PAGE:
Last month, Bombardier Aerospace launched a “classic aircraft support program” after seeing a “dramatic increase” in service and support requests over the past three years from operators of older Learjets and Challengers. But there is a catch–operators are required to pay for the service.
Bombardier business aircraft covered under the program must be out of production for 10 years or more, the company said. This list includes all 20-series Learjets, all 30-series Learjets (except the 31A), Learjet 55s, and Challenger 600s and 601s. According to Bombardier, there are more than 1,300 classic Learjets and about 330 classic Challengers still flying.
“Our plan over the next few years is to develop the classic aircraft support program to offer focused service and support to classic aircraft owners and operators, whose needs are typically different from [those of] current aircraft operators,” Bombardier told AIN.
Under the 24/7/365 program, operators of older Learjets and Challengers have access to a dedicated team within Bombardier’s customer response centers (CRCs) in Wichita that can handle their support requests. The hotline number for classic Learjets is (866) 538-0247; for older Challengers it is (866) 538-1247.
Bombardier said customers will be charged for various types of support, including phone support from the CRCs, field service support, technical support, service engineering and maintenance program engineering.
The average hourly rates for classic support vary from $110 to $280 per hour, Bombardier noted, based on time of day and type of support.
Customers calling Bombardier’s classic support hotline will first be asked for either a purchase order or credit-card number. All chargeable services will be accompanied by a service request for product support action, which will be referenced when the invoice is sent to the customer.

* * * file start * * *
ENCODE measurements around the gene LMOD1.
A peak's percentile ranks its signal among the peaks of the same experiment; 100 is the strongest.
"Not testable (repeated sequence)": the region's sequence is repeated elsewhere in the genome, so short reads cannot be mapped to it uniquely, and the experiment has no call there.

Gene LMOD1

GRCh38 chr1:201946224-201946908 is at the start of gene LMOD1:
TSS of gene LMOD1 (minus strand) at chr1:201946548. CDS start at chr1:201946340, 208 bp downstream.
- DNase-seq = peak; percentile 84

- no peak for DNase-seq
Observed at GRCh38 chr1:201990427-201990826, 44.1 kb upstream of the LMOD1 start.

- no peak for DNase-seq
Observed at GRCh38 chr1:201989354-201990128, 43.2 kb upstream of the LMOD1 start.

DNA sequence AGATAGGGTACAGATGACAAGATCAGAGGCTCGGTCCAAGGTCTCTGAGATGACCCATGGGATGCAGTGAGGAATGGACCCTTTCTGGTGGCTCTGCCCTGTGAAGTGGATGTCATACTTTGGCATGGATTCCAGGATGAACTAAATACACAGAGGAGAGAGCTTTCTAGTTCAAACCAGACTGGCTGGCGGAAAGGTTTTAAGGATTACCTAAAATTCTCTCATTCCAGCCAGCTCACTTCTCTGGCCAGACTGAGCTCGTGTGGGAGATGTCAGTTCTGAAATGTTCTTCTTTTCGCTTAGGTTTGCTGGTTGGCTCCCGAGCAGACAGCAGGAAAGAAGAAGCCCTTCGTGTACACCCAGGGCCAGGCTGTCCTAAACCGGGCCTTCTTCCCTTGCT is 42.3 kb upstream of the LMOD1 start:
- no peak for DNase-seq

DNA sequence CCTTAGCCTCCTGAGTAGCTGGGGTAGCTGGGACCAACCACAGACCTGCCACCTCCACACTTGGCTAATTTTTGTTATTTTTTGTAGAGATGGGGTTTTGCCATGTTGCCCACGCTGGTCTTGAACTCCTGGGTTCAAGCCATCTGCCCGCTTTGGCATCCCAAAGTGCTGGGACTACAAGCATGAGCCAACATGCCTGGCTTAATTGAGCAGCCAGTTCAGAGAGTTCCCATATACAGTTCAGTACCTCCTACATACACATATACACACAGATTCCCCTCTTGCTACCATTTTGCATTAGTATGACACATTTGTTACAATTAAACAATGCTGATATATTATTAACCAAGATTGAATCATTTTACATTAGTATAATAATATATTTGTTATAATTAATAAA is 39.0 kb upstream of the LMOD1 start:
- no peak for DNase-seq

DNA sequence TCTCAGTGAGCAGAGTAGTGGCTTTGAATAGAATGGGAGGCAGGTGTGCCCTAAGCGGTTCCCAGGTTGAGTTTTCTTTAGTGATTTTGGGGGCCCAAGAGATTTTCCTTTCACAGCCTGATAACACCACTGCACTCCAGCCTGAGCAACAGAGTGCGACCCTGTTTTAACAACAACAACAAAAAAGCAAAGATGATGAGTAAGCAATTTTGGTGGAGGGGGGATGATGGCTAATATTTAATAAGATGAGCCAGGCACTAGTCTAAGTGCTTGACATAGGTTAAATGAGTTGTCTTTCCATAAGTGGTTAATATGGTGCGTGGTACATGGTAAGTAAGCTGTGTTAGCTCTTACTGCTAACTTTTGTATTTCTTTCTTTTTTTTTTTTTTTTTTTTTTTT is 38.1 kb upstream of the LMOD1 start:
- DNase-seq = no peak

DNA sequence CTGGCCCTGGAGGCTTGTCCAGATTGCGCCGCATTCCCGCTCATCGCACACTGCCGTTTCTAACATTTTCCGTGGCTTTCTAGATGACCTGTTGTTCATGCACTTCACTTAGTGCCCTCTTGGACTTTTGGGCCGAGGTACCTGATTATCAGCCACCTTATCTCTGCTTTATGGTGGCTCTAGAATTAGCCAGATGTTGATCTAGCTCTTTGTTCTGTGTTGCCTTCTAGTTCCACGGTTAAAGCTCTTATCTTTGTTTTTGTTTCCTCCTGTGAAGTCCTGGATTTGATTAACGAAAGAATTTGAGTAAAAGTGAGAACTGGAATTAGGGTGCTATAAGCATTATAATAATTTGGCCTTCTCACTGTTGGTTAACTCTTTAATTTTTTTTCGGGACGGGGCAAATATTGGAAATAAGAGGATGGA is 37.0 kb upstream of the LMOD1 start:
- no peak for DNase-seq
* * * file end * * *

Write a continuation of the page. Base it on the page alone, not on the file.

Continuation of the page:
An operator of a classic Challenger told AIN that Bombardier’s paid support program for older operators was a “bit of a surprise” when it was announced in a letter sent to operators last month.
In talking to Bombardier, he said the intention is to ensure that classic operators get the same level of support as a new Global owner. “We’ll see,” the Challenger operator said skeptically. “As a contractual Bombardier customer for all our parts we have committed to them in a larger sense. We were hoping that they would have taken this into account in the classic support pricing schedule.”
Bombardier’s move to differentiate service and support issues for older aircraft is not unique–Gulfstream several years ago shifted service and support for older GIIs and GIIIs to sister company General Dynamics Aircraft Services. But Bombardier appears to be the only business jet manufacturer that is charging for both tech support and field reps for older aircraft. Cessna, Dassault Falcon and Hawker Beechcraft told AIN that they do not, nor do they currently plan to, charge operators of older aircraft for these services. Gulfstream said it does charge for engineering services stemming from telephone tech support for out-of-warranty customers who aren’t on a contract maintenance plan, but field tech reps and AOG service are always available at no charge for all Gulfstream operators.